Drawing on the exhibition In the Eye of Bambi, which uses seven artworks to tell a story of ecological and linguistic collapse resulting in both the end of humanity and the beginning of new life forms, the Mexican author Veronica Gerber Bicecci is in conversation with translator Christina MacSweeney and specialist in science fiction literature and ‘ecocatastrophe’ Dr Caroline Edwards (Senior Lecturer in Modern & Contemporary Literature at Birkbeck, University of London) on the occasion of this final display in the ‘La Caixa’ Collection series.
Verónica Gerber Bicecci is a visual artist who writes. She is the author of Mudanza (Mexico City: Ed. Auieo–Taller Ditoria, 2010), Empty Set (Minneapolis: Coffee House Press, 2018, translated by Christina MacSweeney), which won the 3rd International Aura Estrada Literature prize and Otra Mirada Cálamo prize and Migrant Words (Guadalajara: Impronta Casa Editora, 2019, translated by Christina MacSweeney). Her most recent projects in other media are: vocabulary b (2019) in muca Roma, Mexico City and The Dystopian Machine (2018) in the Museo de Arte Abstracto Manuel Felguérez, Zacatecas. She was an editor at the Mexican publishing cooperative Tumbona Ediciones (2010–2017)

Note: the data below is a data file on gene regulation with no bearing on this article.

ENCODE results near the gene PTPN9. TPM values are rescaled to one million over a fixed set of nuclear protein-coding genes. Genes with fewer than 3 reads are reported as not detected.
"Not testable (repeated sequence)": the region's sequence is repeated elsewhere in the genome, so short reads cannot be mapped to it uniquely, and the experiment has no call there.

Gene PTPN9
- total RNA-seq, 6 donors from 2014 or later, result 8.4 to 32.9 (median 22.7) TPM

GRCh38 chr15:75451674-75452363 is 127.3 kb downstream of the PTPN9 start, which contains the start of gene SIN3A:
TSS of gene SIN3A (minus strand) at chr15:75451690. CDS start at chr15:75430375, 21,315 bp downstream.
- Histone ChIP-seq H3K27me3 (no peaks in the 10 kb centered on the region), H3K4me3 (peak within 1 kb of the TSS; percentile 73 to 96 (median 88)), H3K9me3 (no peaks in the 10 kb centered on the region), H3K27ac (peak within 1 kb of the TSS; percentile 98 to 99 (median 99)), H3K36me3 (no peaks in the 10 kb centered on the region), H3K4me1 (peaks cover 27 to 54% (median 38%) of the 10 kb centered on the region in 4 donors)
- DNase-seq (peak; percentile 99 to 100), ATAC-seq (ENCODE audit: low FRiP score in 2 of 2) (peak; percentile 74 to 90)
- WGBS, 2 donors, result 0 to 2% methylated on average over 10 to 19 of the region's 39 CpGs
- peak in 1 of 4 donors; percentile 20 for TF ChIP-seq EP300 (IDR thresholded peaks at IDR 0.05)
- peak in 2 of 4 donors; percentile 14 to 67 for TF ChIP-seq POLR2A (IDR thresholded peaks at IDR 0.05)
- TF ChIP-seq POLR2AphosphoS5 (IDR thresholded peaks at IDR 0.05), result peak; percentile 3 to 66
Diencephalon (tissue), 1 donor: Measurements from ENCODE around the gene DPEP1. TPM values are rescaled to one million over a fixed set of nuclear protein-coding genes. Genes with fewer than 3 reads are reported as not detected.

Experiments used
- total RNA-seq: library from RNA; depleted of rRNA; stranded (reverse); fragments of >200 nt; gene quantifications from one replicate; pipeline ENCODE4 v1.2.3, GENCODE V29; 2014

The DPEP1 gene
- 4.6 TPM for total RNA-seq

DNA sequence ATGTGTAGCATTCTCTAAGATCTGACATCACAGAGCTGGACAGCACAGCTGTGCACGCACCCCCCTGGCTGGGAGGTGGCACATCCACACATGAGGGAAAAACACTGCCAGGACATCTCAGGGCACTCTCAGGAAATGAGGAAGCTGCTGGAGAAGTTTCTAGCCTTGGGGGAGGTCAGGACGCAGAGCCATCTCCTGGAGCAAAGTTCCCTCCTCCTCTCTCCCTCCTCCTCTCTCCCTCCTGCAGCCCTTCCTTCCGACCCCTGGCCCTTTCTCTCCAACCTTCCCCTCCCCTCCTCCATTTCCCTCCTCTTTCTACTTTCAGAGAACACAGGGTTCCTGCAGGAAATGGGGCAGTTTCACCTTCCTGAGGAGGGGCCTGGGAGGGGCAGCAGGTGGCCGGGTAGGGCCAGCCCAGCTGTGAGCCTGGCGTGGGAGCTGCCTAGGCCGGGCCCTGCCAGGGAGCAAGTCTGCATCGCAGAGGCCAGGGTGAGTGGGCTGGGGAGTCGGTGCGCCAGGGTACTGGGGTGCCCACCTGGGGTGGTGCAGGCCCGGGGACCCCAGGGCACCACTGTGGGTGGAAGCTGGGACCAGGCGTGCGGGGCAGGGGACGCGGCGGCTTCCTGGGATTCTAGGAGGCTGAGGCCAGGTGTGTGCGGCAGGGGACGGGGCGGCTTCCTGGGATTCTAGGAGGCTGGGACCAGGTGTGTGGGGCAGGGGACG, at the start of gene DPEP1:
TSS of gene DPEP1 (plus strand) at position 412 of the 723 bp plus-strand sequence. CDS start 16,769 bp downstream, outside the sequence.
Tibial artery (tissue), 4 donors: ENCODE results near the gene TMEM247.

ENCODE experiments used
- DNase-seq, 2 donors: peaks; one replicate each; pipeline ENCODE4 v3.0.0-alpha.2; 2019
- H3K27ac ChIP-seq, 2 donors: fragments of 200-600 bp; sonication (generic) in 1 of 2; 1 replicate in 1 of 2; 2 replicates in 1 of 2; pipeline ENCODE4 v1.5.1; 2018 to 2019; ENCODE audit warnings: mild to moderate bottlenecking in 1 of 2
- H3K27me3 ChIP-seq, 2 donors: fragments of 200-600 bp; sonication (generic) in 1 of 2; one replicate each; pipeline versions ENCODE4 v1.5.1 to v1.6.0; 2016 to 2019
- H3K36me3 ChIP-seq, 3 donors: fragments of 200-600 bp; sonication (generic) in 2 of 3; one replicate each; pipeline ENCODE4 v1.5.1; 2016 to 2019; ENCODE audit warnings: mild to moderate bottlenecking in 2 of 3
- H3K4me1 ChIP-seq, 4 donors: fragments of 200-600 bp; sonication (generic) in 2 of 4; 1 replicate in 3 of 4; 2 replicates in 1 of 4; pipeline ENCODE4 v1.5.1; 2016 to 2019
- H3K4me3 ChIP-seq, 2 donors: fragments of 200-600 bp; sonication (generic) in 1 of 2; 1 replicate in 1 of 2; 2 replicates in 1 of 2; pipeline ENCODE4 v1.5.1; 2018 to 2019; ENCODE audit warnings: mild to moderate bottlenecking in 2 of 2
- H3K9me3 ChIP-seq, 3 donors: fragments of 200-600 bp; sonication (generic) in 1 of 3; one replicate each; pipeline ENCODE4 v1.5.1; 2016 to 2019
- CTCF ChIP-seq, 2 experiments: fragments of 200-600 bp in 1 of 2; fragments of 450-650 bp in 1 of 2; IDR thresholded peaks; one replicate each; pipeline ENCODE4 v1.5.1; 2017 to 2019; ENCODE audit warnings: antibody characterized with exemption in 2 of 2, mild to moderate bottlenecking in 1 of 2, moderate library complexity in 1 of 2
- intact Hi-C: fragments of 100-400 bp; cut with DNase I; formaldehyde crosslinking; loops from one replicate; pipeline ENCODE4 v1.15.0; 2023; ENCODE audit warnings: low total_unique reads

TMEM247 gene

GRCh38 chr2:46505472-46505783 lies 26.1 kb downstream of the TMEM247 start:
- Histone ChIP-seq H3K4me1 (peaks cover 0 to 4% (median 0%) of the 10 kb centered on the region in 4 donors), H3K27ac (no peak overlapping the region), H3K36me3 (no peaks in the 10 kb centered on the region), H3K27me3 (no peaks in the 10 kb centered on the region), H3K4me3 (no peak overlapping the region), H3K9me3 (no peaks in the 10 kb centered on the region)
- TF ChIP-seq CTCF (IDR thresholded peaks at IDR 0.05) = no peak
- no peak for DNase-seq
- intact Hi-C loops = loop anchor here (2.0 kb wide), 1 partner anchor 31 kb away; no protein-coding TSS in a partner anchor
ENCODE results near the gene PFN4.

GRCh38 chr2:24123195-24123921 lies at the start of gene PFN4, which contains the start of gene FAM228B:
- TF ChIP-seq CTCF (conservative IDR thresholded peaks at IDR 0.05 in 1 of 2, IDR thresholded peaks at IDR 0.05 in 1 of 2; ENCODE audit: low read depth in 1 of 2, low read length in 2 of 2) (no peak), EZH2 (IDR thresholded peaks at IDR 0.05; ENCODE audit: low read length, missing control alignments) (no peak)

Christina MacSweeney was awarded the 2016 Valle Inclán Translation Prize for Valeria Luiselli’s The Story of My Teeth and her translations of other works by Latin American and Spanish authors, including Verónica Gerber Bicecci’s Empty Set, have received critical acclaim. She has also contributed to a number of anthologies of Latin American writing.
Dr Caroline Edwards is Senior Lecturer in Modern & Contemporary Literature at Birkbeck, University of London. Her research focuses on utopianism, science fiction, the philosophy of time, and theories of Marxist revolutionary subjectivity. She is author of Utopia and the Contemporary British Novel (Cambridge University Press, 2019) and is currently working on a second monograph, provisionally titled Arcadian Revenge: Utopia, Apocalypse and Science Fiction in the Era of Ecocatastrophe. The book examines the relationship between climate change and the science fictional representation of extreme environments, including Mars, Antarctica, the deep sea, and the centre of the Earth.